Sucharita Tyagi started her career as a radio jockey in the mid-2000s, when she was still in college. Now in her early 30s, she has established herself as one among the most prominent film critics in India.
The Delhi-girl, who had uprooted herself to Mumbai for the love of broadcast media, moved from radio to online content only a few years ago. In 2015, she joined Film Companion, a digital, video-first platform founded by renowned critic Anupama Chopra. Sucharita’s show on this platform – cheekily named ‘Not a Movie Review’ –strikes a chord with urban youngsters who take cinema seriously.
In a recent chat, Sucharita spoke to MAKERS India about her journey and how she looks at the evolution of contemporary Bollywood cinema.
Sucharita says that her parents raised her like a boy. “Growing up, I had really short hair. Before puberty hit, people actually thought I was a boy,” she laughs. The eldest of three siblings, Sucharita did not even see gender disparity until she was in her teens, she collects.
“When I was in high school, I realized that the world is not the same for women and men. Women have to fight harder, strive harder, work harder to achieve the same goals that men achieve faster and easier because the system is rigged to help them. But till then, I had not felt that I belonged to a gender that is treated unfairly.”
And Sucharita walks her talk on the quest for gender equality too. Last year, she was embroiled in controversy when she spoke her mind about the blatant sexism and misogyny in Kabir Singh, the Bollywood remake of Telugu blockbuster Arjun Reddy, and the director Sandeep Reddy Vanga responded derogatorily.
#KabirSingh is deeply, deeply problematic, and the congratulatory tweets have filled my heart with equal parts gloom and despair.
I haven't been this uncomfortable watching a movie in a long ass time.#NotAMovieReview for @FilmCompanion - https://t.co/vpbg2yFSFt pic.twitter.com/481l7VMBXA
— Sucharita Tyagi (@Su4ita) June 21, 2019
In case anyone was still wondering if Kabir Singh was celebratory or cautionary, you don’t gotta wonder no more.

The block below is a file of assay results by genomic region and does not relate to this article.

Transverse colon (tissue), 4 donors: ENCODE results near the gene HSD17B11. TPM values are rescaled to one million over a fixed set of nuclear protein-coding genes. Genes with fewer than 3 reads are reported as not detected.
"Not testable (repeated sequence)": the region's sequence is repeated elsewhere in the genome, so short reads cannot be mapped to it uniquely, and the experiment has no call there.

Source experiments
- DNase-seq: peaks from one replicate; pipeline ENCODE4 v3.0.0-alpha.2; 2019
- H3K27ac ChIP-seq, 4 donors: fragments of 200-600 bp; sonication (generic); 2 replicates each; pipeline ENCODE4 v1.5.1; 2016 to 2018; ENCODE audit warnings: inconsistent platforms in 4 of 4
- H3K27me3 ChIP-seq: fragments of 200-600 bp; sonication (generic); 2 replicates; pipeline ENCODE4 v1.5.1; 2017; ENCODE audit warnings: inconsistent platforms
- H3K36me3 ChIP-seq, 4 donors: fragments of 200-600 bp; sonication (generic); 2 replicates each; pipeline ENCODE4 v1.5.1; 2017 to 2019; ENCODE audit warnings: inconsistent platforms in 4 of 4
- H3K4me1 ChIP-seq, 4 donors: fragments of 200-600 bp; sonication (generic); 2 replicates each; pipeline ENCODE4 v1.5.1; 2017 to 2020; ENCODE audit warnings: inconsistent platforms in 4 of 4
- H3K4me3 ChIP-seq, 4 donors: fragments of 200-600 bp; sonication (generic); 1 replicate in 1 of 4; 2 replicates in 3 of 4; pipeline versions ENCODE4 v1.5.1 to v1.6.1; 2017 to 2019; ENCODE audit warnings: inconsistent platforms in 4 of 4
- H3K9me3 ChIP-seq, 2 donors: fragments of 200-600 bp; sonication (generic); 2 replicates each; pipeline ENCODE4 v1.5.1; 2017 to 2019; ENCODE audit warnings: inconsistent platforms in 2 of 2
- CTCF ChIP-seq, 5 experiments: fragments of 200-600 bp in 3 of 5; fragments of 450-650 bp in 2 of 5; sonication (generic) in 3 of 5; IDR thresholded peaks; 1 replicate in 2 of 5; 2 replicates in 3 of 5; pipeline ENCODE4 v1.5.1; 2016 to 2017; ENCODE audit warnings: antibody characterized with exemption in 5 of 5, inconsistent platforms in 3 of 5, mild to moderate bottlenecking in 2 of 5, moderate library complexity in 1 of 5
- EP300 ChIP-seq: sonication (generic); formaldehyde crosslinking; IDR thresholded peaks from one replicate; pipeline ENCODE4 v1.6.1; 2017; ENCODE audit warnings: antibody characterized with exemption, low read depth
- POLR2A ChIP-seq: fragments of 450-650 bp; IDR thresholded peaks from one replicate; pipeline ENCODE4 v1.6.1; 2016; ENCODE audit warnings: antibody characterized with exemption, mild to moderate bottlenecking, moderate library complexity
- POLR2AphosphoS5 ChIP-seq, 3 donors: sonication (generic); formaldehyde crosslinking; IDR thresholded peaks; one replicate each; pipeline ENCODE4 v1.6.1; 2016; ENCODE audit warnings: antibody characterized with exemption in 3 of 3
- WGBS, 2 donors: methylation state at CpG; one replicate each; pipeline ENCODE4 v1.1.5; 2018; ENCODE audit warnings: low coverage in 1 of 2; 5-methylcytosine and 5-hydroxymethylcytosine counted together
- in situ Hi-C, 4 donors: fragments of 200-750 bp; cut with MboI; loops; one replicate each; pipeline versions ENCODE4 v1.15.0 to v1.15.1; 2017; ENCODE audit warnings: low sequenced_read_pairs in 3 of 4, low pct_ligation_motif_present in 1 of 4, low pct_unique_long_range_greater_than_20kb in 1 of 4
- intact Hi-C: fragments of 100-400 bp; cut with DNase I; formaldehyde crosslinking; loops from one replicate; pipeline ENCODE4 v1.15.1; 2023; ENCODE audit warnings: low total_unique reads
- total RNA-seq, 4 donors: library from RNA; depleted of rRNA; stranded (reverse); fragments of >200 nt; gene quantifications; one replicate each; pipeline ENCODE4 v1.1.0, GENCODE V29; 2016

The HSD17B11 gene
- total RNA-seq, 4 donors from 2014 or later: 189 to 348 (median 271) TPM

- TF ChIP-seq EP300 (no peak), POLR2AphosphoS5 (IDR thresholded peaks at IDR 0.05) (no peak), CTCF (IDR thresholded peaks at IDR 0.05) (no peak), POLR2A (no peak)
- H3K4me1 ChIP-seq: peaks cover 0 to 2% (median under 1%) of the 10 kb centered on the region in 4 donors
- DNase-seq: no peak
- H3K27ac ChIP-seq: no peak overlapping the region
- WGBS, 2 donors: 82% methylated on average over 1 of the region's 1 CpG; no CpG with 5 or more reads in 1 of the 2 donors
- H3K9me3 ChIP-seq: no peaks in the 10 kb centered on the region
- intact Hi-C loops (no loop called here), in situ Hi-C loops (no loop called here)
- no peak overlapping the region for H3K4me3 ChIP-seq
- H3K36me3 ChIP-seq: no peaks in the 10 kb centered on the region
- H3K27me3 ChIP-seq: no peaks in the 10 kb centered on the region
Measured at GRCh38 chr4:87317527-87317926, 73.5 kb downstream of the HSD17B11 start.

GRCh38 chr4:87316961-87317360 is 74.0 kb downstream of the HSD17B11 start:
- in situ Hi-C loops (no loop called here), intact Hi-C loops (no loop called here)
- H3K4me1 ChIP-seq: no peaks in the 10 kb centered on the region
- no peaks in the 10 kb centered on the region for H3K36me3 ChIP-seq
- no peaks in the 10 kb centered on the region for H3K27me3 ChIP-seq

— Sucharita Tyagi (@Su4ita) July 6, 2019
When asked the reason behind films being made in a misogynistic way, despite conversations on equal rights, she says, “In my limited understanding, I think it's because we know it reflects life. We are at that point when, as a country, as a world, people are angry and agitated, and they just want to see things that will not agitate them more. So they want to see things that maintain the balance of power, which is men having all the power.”
She goes on to clarify, “I am not saying that people shouldn't be making any particular kind of films. It's a free country; make whatever kind of films you want. But as an audience, we are responsible which film we pick to watch. That's why audience follow film critics, because film critics tell you which film(s) they think you should be watching.”
Of course, the portion of film-lovers who closely follow film critics may be tiny, considering we are a population of 1.4 billion in India. But Sucharita says that film critics themselves have faced prejudices. “For so many years, audiences used to believe that critics only like boring, art-house cinema, and are always against masala cinema. Now, the scenario is changing for good; but there are still filmmakers and audiences who don't take film critic seriously,” she adds.
However, Sucharita believes that the ongoing lockdown due to the Coronavirus pandemic will give rise to more film critics. “Now that COVID-19 has struck, OTT platforms are all we have. So in the next few months, we're going to see new films that will come out on these platforms. And I think there will also be an influx of more movie critics, more people who are going to be commenting on these films and other content that's going to be coming out, because the content will keep coming.”
While she appreciates about more people expressing opinions about films on public platforms, she has a warning too. “Be sure to have your own opinion rather than follow other critics blindly. I want more and more people to be able to speak their truth when they're talking about popular culture,” she concludes.
(Producer & Video Editor: Urmi Chatterjee)